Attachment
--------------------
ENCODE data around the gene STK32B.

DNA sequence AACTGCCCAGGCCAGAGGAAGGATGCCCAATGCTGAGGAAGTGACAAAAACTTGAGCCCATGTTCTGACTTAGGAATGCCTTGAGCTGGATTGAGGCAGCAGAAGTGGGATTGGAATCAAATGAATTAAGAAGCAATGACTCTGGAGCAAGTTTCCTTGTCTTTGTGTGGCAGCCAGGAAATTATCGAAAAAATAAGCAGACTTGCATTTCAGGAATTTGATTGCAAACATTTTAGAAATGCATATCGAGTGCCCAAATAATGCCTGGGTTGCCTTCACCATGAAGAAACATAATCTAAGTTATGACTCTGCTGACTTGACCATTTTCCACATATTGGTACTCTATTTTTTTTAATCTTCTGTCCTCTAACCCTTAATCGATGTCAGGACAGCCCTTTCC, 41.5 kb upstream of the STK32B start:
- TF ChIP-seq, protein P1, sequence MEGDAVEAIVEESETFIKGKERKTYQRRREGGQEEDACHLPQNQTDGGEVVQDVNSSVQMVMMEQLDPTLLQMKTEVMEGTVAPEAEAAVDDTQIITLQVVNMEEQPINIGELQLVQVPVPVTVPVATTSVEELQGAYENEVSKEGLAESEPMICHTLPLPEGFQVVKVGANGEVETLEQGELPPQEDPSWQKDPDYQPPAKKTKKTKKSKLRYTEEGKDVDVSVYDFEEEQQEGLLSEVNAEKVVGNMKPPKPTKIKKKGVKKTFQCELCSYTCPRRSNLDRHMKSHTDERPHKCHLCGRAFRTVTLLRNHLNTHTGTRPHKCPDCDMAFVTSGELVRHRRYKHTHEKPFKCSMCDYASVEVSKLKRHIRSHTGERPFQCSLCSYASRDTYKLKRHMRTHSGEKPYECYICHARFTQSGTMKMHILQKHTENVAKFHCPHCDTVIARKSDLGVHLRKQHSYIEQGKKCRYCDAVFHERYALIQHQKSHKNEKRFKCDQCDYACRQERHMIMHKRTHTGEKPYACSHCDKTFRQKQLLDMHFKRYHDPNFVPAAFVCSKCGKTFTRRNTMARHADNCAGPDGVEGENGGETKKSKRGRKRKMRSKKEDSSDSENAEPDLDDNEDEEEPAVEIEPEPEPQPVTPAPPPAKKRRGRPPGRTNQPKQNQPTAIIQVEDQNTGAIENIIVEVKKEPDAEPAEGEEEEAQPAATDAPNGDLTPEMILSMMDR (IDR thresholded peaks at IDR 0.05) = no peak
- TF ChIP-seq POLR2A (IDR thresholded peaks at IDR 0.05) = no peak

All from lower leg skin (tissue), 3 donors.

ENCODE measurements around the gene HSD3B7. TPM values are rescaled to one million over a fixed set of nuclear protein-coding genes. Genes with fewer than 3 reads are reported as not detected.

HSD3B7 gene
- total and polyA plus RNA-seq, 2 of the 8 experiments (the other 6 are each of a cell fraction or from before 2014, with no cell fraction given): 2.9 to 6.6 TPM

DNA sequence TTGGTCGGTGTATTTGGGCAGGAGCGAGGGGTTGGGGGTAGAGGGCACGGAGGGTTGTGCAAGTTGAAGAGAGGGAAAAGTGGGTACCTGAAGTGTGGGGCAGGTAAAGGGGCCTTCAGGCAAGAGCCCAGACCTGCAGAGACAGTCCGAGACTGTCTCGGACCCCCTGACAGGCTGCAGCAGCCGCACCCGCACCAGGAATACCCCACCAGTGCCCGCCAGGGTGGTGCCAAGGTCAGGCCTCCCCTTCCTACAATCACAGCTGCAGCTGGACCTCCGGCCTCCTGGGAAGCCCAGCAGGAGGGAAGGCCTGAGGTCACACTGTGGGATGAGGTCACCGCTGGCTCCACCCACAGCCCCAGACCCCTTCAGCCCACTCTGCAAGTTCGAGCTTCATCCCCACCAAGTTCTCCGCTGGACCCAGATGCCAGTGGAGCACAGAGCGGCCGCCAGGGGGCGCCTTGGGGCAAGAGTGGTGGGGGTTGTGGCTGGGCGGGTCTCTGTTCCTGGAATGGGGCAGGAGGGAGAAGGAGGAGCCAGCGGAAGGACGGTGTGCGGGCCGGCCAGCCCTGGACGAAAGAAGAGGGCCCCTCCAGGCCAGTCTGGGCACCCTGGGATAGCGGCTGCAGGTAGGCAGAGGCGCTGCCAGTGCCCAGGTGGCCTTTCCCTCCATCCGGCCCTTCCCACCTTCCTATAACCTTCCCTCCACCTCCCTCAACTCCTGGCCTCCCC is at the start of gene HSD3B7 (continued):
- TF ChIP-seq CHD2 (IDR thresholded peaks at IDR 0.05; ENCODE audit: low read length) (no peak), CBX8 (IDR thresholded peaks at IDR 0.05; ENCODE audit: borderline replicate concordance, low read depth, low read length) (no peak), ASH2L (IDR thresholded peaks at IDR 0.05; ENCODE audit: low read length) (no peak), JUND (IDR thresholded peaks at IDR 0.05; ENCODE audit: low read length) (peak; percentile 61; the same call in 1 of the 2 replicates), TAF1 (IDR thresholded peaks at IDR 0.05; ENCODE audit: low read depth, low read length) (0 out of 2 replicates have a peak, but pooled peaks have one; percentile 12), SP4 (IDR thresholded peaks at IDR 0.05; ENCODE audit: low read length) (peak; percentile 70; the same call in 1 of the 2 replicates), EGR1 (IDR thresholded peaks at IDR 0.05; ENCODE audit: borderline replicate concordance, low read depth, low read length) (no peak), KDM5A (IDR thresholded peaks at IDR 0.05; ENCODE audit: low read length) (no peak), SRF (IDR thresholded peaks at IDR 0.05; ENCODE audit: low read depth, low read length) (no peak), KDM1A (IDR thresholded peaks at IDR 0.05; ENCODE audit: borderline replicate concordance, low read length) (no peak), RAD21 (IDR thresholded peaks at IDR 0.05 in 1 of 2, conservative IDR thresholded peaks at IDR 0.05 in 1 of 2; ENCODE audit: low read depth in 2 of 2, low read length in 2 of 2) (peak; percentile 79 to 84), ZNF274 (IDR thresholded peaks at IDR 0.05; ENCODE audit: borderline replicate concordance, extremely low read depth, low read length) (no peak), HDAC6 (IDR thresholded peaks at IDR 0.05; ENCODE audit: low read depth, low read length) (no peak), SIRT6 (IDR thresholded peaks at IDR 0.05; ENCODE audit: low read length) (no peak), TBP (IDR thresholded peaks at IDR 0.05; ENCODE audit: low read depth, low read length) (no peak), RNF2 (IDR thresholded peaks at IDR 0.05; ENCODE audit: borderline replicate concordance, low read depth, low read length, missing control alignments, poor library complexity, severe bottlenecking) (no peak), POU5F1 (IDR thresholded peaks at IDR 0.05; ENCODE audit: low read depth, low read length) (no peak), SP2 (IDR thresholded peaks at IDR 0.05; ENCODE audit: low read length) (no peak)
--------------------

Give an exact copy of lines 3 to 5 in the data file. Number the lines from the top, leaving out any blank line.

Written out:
- TF ChIP-seq, protein P1, sequence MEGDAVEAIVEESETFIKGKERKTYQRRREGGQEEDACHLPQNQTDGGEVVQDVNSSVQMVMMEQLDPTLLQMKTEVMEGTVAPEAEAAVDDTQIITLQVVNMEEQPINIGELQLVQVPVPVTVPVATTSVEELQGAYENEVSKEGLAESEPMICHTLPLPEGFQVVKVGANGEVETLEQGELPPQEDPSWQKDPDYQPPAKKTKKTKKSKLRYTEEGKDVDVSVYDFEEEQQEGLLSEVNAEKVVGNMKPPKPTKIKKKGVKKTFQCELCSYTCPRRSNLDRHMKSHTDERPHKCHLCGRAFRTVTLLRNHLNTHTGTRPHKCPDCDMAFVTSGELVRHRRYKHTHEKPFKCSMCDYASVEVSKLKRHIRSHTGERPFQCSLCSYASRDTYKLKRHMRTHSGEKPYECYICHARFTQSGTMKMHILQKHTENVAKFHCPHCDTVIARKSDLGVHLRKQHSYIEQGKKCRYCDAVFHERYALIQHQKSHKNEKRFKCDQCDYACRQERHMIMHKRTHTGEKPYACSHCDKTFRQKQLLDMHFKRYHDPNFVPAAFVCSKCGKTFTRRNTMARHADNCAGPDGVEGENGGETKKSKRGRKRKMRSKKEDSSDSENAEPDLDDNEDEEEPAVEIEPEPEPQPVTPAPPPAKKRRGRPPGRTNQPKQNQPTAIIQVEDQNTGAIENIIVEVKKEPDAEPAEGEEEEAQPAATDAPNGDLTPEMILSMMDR (IDR thresholded peaks at IDR 0.05) = no peak
- TF ChIP-seq POLR2A (IDR thresholded peaks at IDR 0.05) = no peak

All from lower leg skin (tissue), 3 donors.